An artist and videographer who goes by the name "JesusHands" on social media says he and his former wife were behind the New Year's prank that changed the iconic Hollywood sign to read "Hollyweed" — a stunt he hoped would make people laugh.
"It was something to smile and laugh out loud about," Zach Fernandez of Pomona, California, told BuzzFeed News. "Just lift their spirits and let them live because 2016 was a crazy year, dude."
It took about $35 and roughly three hours to alter the internationally recognized sign in the early hours of New Year's Day, a stunt Fernandez said he began planning about two months prior.
"We literally were sewing stuff the day of," he said. "It was so fun and exhilarating."
But Fernandez could soon face fines or jail time for the prank. The Hollywood Sign Trust, the agency entrusted with maintaining the historic sign, said it contacted the Los Angeles Police Department to investigate the vandalism.
Despite the alteration to the sign, police said they are no longer investigating vandalism charges in the case. A trespassing investigation, however, is still ongoing.
"The sign was not vandalized in any way," Officer Liliana Preciado told BuzzFeed News. "It was a plastic cover that was put on."
The covers, made of fabric, were easily removed and after the "Hollyweed" sign caught thousands of eyes in Southern California, it was restored to its original form.
Preciado said investigators have not identified any suspects at the moment, and no arrests have been made.
Fernandez said he has not been contacted by LAPD as of Tuesday afternoon.
"I've kind of been jumping around," Fernandez said, telling BuzzFeed News he had just gotten off a bus leaving Los Angeles. "I'm just going to stay on the go."
Fernandez said he used 20 clamps and sheets to alter the sign, and explained part of the reason for using those materials was so it wouldn't be damaged.
He came up with the plan about two weeks ago after seeing a picture on Instagram of a similar prank in 1976 by a student at California State University, Northridge.
"I thought, What the fuck, is this thing real?" he said.
According to the Los Angeles Times, Daniel Finegood changed the sign in 1976 for an art project. He got an A for the assignment. Fernandez continued doing research and three days before New Year's Eve learned Finegood had died in 2007.
Fernandez said his project was a nod to Finegood's 1976 sign. On one of the sheets he allegedly used to cover one of the sign's O's he wrote, "A tribute to Mr. Finegood."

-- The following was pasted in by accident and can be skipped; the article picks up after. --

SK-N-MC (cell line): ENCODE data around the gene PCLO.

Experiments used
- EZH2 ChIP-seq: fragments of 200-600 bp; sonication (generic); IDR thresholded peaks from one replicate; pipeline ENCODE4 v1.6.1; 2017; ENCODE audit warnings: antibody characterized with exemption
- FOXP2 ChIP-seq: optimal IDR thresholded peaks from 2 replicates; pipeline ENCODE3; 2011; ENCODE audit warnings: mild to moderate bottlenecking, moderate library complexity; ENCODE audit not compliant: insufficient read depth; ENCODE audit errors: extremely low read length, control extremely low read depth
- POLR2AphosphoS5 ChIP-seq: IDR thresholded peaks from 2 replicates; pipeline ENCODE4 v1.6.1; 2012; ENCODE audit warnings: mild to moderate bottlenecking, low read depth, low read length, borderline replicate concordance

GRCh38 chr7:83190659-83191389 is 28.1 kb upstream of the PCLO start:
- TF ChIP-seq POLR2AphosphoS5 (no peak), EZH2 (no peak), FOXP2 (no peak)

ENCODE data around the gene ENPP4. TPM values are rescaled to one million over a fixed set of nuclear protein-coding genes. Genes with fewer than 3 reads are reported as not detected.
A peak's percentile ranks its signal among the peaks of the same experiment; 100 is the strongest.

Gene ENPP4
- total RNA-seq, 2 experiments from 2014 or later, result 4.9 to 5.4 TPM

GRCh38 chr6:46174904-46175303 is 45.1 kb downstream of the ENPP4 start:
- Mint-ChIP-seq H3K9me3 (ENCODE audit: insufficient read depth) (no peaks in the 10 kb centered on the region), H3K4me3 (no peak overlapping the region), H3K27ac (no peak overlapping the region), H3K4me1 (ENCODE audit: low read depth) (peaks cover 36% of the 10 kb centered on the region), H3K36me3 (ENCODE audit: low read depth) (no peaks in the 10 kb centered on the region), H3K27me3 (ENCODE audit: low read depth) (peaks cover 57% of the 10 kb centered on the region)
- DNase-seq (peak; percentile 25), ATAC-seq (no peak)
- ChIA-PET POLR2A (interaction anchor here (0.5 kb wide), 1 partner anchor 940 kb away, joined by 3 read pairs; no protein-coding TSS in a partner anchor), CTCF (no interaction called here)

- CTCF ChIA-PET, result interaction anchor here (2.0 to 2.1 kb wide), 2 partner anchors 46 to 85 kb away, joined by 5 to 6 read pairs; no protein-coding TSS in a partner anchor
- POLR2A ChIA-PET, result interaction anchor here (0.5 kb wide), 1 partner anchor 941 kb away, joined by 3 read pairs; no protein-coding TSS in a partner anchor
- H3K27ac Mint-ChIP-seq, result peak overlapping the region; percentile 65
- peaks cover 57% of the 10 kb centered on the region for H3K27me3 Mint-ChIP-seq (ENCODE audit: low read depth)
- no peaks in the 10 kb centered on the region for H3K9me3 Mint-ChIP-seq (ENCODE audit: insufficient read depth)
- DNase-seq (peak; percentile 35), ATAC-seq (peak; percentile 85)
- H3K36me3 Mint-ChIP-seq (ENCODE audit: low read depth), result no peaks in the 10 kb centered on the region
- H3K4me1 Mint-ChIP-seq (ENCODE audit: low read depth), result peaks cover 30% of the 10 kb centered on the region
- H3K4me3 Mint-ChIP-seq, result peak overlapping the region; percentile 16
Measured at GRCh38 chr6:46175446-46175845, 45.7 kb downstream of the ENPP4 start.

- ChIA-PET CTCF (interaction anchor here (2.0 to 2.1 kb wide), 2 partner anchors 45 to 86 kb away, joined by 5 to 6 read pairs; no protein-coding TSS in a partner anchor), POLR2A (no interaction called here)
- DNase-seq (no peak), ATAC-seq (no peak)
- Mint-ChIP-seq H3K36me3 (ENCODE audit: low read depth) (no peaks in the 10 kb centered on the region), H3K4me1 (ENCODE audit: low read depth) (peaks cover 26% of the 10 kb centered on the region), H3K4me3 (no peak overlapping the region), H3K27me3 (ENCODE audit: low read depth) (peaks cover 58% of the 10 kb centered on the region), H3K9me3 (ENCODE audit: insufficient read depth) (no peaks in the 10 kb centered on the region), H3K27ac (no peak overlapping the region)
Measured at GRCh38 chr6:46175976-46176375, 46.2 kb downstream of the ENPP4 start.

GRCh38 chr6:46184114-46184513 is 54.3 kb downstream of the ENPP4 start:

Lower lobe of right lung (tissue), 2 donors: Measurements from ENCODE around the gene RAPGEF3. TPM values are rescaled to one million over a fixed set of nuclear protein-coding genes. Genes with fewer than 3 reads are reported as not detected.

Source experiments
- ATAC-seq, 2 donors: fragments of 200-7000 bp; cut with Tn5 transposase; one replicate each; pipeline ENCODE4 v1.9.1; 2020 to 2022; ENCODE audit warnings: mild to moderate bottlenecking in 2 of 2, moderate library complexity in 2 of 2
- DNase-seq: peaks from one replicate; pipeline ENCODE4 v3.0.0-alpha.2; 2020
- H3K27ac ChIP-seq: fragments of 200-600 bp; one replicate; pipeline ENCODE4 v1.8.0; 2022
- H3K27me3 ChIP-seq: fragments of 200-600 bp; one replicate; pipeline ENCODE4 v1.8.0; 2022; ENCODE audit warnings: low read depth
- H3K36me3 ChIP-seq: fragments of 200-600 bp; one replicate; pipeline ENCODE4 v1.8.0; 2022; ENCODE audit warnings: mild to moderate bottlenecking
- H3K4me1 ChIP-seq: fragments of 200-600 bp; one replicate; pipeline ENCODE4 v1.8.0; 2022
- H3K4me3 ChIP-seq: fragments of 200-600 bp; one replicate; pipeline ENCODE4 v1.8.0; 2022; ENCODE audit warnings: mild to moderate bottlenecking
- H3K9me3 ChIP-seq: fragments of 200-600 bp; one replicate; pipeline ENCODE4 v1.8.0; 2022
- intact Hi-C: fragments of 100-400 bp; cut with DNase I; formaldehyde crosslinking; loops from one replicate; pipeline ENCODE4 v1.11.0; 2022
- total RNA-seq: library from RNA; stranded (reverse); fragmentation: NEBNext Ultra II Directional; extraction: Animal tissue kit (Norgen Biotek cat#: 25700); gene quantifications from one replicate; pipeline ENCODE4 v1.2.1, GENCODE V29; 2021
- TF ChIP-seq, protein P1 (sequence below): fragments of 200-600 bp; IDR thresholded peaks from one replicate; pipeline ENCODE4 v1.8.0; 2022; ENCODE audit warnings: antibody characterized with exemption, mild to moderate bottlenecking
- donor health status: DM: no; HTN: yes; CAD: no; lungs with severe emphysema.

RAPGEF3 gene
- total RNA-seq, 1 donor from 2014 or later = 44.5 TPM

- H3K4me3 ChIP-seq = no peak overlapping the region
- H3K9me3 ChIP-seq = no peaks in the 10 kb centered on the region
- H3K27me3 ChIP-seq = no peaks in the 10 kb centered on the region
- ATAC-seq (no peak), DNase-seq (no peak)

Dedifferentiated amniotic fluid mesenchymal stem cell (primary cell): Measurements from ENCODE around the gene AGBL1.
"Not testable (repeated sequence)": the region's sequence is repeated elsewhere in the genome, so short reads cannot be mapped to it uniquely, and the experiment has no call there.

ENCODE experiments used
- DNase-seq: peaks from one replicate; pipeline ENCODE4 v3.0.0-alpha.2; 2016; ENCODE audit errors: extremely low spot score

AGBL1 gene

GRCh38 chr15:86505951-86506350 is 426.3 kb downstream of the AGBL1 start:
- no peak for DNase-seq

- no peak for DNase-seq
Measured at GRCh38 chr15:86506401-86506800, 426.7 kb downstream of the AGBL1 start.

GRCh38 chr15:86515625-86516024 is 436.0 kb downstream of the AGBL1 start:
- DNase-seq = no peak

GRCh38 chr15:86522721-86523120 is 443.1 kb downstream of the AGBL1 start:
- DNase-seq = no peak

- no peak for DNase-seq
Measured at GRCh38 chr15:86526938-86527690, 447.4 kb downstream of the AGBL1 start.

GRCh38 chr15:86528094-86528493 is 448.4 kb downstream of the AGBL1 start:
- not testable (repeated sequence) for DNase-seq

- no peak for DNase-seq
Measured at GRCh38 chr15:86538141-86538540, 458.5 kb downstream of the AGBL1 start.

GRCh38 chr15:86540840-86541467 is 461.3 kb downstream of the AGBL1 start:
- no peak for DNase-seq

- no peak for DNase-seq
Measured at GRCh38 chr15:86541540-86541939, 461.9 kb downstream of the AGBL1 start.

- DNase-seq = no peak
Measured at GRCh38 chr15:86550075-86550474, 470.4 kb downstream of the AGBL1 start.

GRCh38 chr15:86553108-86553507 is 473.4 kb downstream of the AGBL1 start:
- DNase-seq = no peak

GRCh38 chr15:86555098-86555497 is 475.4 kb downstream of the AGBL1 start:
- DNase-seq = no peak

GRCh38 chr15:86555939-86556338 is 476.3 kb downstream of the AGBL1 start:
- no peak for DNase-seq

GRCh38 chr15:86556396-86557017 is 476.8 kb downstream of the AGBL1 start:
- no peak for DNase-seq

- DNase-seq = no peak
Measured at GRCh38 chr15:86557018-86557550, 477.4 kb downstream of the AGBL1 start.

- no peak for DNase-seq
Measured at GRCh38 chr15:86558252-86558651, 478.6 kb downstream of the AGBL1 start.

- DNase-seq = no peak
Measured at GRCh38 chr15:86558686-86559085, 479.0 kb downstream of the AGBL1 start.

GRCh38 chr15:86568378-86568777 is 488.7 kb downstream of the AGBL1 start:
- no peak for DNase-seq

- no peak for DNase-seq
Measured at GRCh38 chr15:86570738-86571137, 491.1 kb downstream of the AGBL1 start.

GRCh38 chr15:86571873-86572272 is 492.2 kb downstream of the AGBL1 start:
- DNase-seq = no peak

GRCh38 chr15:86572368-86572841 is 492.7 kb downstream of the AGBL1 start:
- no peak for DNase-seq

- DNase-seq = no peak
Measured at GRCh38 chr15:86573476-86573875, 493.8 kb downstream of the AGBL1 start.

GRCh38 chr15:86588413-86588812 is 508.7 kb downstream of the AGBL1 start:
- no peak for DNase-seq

On the other sheet, he drew a white heart and wrote the name he uses on social media, "JesusHands."
After seeing pictures of the 1976 sign, Fernandez said he reached out to his former wife Sarah Fern about the idea and they decided to go through with it. But Fernandez said they decided he would be the one to change the sign in case both were arrested.
"She's always down, she's always got my back and is very supportive," he said. "But we have kids, so we didn't want both of us to be locked up."
Fernandez said he was at first worried he would never get to pull off the prank because a security guard patrols the area and it is known cameras and motion sensors are used to keep trespassers away.
But his mind was changed two weeks before New Year's Eve when he hiked through the area and noticed trash littered near the sign, giving him the impression it was not being maintained or patrolled regularly.
On New Year's Day, he and Fern got to Mount Lee at about 2 a.m. He then hiked about 30 minutes to the sign.
"It was a nightmare, but all in beauty and art, right?" he said, describing the hike, which took place in near-total darkness.
He found a chair and an umbrella for what might have been used by a security guard, but Fernandez said there was "not a fucking soul" near the sign.
When he got to the sign early on New Year's Day, Fernandez said he found someone had placed an American flag near the sign as well, escaping the cameras and patrols that are supposed to be in the area.
"I just thought, If they could put a flag up, I'm going to do what I'm going to do," he said. "You can't pull a fucking double standard on me."
After changing the O's to E's, Fernandez said he hiked out of the area by about 5 a.m., before sunrise revealed the sign.
Fernandez didn't expect the stunt to garner so much attention, but was glad it was received with levity by most people.
"Honestly, I didn't know the gravity of what was going to happen," he said.
Fernandez understands he could face consequences for the act, but said he hopes it doesn't come to that.
"If I could just do art and barter, I'll be happy as fuck," he said.